2. Big challenges.
The bigger the better. I’m inspired by people who really do try and make a difference in the world, and I love using the tools that we as an industry have at our disposal to try and help them. One of the best examples of this I’ve seen recently has been RUOK? Day. This is the front page from the day of The Apology to the Stolen Generations, when I was very proud to have worked to get the Labor Government elected. I wish my happiness had continued in the same vein. There’s GenerationOne, which aims to bridge the gap between indigenous and non-indigenous Australians. Lawrence Creative has done a lot of work with them. And more recently, I and others in the industry have banded together to work together to inform people of the dangers of poker machine addiction.
3. Great clients.
I’m inspired by great clients who know what they are doing, really respect what we can do, and let us do it.
4. Cooking and making things.
I love cooking. A lot of people say they get their ideas in the shower. I get them while I cook; I think it absorbs enough of my brain for it to relax. Those jars of jam are my experiment in starting up a new company, the Jamberoo Mountain Co., from scratch. I doubt very much it’s going to be a commercial success. I did back-of-the-envelope calculations and each jar is worth about $146. But they’ll make some pretty nice presents.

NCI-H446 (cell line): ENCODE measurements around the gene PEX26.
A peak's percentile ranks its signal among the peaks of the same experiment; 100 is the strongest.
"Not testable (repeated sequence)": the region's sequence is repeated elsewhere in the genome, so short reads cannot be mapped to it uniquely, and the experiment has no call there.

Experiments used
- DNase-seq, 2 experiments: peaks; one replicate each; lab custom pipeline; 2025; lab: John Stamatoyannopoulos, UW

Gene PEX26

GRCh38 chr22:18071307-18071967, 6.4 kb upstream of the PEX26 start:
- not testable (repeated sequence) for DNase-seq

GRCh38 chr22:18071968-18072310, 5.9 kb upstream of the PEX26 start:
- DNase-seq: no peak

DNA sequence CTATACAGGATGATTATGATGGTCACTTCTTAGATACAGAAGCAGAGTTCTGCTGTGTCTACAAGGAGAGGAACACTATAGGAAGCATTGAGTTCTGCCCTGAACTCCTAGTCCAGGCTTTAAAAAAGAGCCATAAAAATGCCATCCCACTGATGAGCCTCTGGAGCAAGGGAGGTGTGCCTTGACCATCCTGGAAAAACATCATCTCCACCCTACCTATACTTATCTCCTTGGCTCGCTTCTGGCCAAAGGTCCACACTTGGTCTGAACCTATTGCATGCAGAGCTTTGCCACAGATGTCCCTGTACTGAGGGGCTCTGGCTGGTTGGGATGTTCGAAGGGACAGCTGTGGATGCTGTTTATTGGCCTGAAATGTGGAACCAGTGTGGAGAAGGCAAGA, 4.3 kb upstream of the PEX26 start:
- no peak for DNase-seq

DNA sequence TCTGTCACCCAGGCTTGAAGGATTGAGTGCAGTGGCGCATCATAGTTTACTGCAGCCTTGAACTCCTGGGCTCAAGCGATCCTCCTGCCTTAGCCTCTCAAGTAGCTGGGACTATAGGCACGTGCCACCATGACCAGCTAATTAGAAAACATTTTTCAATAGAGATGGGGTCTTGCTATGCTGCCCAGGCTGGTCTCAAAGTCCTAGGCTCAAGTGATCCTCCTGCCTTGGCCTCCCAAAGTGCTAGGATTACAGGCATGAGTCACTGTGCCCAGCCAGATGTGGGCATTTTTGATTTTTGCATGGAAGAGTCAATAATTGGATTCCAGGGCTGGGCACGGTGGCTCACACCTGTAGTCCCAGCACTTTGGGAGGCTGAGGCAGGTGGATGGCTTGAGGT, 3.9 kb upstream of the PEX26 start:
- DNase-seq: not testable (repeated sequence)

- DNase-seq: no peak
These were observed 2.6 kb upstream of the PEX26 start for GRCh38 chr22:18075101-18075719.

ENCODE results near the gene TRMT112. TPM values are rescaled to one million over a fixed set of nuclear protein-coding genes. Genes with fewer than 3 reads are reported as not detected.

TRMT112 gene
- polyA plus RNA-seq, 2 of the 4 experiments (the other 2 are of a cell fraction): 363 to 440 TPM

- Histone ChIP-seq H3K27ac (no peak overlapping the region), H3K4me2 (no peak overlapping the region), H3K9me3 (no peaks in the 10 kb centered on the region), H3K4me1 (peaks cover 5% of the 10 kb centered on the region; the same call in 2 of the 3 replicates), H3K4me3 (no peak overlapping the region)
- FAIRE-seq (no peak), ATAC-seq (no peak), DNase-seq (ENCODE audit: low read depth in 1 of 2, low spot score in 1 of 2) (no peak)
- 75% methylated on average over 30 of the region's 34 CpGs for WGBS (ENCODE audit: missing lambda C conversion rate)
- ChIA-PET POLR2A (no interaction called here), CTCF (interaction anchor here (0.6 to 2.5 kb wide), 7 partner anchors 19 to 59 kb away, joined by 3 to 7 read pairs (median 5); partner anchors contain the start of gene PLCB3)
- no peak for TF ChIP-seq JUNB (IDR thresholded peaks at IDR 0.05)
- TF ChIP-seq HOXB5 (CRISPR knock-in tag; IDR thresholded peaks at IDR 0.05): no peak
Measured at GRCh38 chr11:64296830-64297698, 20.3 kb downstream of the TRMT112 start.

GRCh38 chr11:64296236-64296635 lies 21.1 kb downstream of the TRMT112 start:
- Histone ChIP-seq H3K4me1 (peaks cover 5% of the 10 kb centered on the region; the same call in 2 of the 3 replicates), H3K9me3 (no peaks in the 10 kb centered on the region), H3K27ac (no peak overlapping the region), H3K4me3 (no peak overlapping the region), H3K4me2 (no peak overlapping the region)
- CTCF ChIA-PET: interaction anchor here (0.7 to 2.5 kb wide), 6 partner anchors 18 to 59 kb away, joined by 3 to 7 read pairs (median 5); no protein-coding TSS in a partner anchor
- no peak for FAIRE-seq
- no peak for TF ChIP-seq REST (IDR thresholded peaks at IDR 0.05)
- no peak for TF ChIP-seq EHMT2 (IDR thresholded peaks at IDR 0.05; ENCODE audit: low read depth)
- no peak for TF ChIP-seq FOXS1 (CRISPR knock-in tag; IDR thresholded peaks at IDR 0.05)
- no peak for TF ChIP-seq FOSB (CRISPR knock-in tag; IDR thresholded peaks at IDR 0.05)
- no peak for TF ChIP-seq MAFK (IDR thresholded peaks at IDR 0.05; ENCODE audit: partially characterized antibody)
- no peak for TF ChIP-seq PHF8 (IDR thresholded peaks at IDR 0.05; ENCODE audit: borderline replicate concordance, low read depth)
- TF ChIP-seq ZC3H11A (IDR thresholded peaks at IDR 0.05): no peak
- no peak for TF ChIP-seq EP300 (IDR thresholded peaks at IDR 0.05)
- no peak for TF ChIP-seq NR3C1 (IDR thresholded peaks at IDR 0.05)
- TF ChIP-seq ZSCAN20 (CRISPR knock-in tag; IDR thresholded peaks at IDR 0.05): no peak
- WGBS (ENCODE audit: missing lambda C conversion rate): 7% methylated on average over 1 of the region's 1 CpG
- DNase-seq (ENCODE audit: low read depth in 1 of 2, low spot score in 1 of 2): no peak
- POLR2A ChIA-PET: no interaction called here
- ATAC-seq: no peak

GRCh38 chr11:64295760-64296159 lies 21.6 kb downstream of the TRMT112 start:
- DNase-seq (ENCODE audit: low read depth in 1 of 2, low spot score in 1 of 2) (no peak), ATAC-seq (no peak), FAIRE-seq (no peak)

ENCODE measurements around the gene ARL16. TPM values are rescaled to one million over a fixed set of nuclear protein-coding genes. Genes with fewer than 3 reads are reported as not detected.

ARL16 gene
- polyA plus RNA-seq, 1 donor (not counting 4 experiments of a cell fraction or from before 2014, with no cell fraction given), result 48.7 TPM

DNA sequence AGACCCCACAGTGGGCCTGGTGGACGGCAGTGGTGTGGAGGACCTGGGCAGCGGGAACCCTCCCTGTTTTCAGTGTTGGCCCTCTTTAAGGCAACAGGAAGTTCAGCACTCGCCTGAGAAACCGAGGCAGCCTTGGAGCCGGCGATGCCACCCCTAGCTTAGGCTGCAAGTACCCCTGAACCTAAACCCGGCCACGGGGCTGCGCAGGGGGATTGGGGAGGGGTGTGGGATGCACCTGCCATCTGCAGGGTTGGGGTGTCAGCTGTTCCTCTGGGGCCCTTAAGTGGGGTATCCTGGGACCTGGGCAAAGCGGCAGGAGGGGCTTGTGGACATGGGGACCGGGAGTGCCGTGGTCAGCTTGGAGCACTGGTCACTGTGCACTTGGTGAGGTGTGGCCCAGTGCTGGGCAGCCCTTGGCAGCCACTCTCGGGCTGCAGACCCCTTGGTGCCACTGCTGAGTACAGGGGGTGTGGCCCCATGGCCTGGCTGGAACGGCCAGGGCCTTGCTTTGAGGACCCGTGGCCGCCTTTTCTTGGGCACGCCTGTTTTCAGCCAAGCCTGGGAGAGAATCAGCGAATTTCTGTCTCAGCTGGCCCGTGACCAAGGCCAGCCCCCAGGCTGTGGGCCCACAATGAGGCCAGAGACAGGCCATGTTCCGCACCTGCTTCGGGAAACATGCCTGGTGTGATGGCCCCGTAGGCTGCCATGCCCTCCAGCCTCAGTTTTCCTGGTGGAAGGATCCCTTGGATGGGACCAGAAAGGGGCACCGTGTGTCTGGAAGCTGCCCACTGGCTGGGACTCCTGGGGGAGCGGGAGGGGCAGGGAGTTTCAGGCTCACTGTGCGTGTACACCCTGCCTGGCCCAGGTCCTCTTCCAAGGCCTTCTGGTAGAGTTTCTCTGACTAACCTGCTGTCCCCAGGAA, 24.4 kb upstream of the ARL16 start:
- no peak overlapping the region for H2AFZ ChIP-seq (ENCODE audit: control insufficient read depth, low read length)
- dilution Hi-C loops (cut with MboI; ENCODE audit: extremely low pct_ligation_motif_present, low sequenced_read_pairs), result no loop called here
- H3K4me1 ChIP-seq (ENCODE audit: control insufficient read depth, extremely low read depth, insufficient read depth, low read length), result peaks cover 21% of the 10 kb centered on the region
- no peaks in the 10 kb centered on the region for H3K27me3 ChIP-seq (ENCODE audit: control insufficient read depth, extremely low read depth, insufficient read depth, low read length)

5. Creative lives.
I’m inspired by people who lead genuinely artistic lives. Here’s just a few. Finding One’s Way with Clay is written by a friend of mine Paulus Berensohn. I’m going to make a film about him in the second part of this year. He’s a dancer, a potter, a teacher, a philosopher. MC Richards, a great poet, writer, potter and professor. Mary Oliver, Pulitzer prize winning poet. Great poetry has the ability to capture in a phrase what we could take hours to say. Patti Smith’s Just Kids is the best book I’ve ever read about growing up to become an artist. You must read it, and even better, get the audiobook and hear her reading it. And Charles and Ray Eames. They worked from 9am to 10pm in their workshop every day, a creative, collaborative pair, with a cook so they didn’t have to stop.